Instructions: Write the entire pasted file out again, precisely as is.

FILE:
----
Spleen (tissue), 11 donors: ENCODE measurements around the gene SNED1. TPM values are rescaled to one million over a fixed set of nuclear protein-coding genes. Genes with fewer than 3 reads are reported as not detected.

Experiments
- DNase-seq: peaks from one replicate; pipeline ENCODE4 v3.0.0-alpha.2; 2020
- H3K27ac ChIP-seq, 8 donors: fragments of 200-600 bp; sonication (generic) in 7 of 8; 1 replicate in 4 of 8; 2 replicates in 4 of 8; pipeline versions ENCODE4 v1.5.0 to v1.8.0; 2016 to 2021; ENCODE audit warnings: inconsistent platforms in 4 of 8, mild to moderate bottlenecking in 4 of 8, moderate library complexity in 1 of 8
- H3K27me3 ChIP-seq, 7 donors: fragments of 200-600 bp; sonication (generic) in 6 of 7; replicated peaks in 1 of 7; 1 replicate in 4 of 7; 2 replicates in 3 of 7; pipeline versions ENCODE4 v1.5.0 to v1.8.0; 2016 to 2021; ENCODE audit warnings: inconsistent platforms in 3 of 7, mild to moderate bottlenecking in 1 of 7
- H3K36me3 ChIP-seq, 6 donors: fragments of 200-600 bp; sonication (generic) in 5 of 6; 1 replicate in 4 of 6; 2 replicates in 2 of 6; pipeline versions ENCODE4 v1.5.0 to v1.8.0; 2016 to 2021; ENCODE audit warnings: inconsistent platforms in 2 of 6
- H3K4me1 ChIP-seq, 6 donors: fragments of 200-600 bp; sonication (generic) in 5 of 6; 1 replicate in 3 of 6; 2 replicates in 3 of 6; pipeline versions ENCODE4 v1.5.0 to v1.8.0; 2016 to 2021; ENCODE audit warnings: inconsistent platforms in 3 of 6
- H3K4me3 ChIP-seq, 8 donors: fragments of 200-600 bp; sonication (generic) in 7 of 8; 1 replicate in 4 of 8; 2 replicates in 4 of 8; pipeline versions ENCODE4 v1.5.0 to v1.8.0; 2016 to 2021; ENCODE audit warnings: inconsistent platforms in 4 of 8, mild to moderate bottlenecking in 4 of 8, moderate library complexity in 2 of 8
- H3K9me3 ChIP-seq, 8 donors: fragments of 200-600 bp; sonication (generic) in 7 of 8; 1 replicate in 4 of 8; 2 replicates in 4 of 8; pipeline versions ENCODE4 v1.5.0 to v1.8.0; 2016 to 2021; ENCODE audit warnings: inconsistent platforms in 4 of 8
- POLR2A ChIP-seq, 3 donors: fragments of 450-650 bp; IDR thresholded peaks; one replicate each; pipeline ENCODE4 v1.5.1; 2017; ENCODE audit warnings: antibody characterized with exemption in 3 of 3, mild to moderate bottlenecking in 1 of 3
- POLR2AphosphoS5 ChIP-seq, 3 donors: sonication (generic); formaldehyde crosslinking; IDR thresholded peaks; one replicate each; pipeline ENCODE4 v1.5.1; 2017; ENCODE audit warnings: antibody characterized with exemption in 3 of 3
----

Spleen (tissue), 11 donors: ENCODE measurements around the gene SNED1. TPM values are rescaled to one million over a fixed set of nuclear protein-coding genes. Genes with fewer than 3 reads are reported as not detected.

Experiments
- DNase-seq: peaks from one replicate; pipeline ENCODE4 v3.0.0-alpha.2; 2020
- H3K27ac ChIP-seq, 8 donors: fragments of 200-600 bp; sonication (generic) in 7 of 8; 1 replicate in 4 of 8; 2 replicates in 4 of 8; pipeline versions ENCODE4 v1.5.0 to v1.8.0; 2016 to 2021; ENCODE audit warnings: inconsistent platforms in 4 of 8, mild to moderate bottlenecking in 4 of 8, moderate library complexity in 1 of 8
- H3K27me3 ChIP-seq, 7 donors: fragments of 200-600 bp; sonication (generic) in 6 of 7; replicated peaks in 1 of 7; 1 replicate in 4 of 7; 2 replicates in 3 of 7; pipeline versions ENCODE4 v1.5.0 to v1.8.0; 2016 to 2021; ENCODE audit warnings: inconsistent platforms in 3 of 7, mild to moderate bottlenecking in 1 of 7
- H3K36me3 ChIP-seq, 6 donors: fragments of 200-600 bp; sonication (generic) in 5 of 6; 1 replicate in 4 of 6; 2 replicates in 2 of 6; pipeline versions ENCODE4 v1.5.0 to v1.8.0; 2016 to 2021; ENCODE audit warnings: inconsistent platforms in 2 of 6
- H3K4me1 ChIP-seq, 6 donors: fragments of 200-600 bp; sonication (generic) in 5 of 6; 1 replicate in 3 of 6; 2 replicates in 3 of 6; pipeline versions ENCODE4 v1.5.0 to v1.8.0; 2016 to 2021; ENCODE audit warnings: inconsistent platforms in 3 of 6
- H3K4me3 ChIP-seq, 8 donors: fragments of 200-600 bp; sonication (generic) in 7 of 8; 1 replicate in 4 of 8; 2 replicates in 4 of 8; pipeline versions ENCODE4 v1.5.0 to v1.8.0; 2016 to 2021; ENCODE audit warnings: inconsistent platforms in 4 of 8, mild to moderate bottlenecking in 4 of 8, moderate library complexity in 2 of 8
- H3K9me3 ChIP-seq, 8 donors: fragments of 200-600 bp; sonication (generic) in 7 of 8; 1 replicate in 4 of 8; 2 replicates in 4 of 8; pipeline versions ENCODE4 v1.5.0 to v1.8.0; 2016 to 2021; ENCODE audit warnings: inconsistent platforms in 4 of 8
- POLR2A ChIP-seq, 3 donors: fragments of 450-650 bp; IDR thresholded peaks; one replicate each; pipeline ENCODE4 v1.5.1; 2017; ENCODE audit warnings: antibody characterized with exemption in 3 of 3, mild to moderate bottlenecking in 1 of 3
- POLR2AphosphoS5 ChIP-seq, 3 donors: sonication (generic); formaldehyde crosslinking; IDR thresholded peaks; one replicate each; pipeline ENCODE4 v1.5.1; 2017; ENCODE audit warnings: antibody characterized with exemption in 3 of 3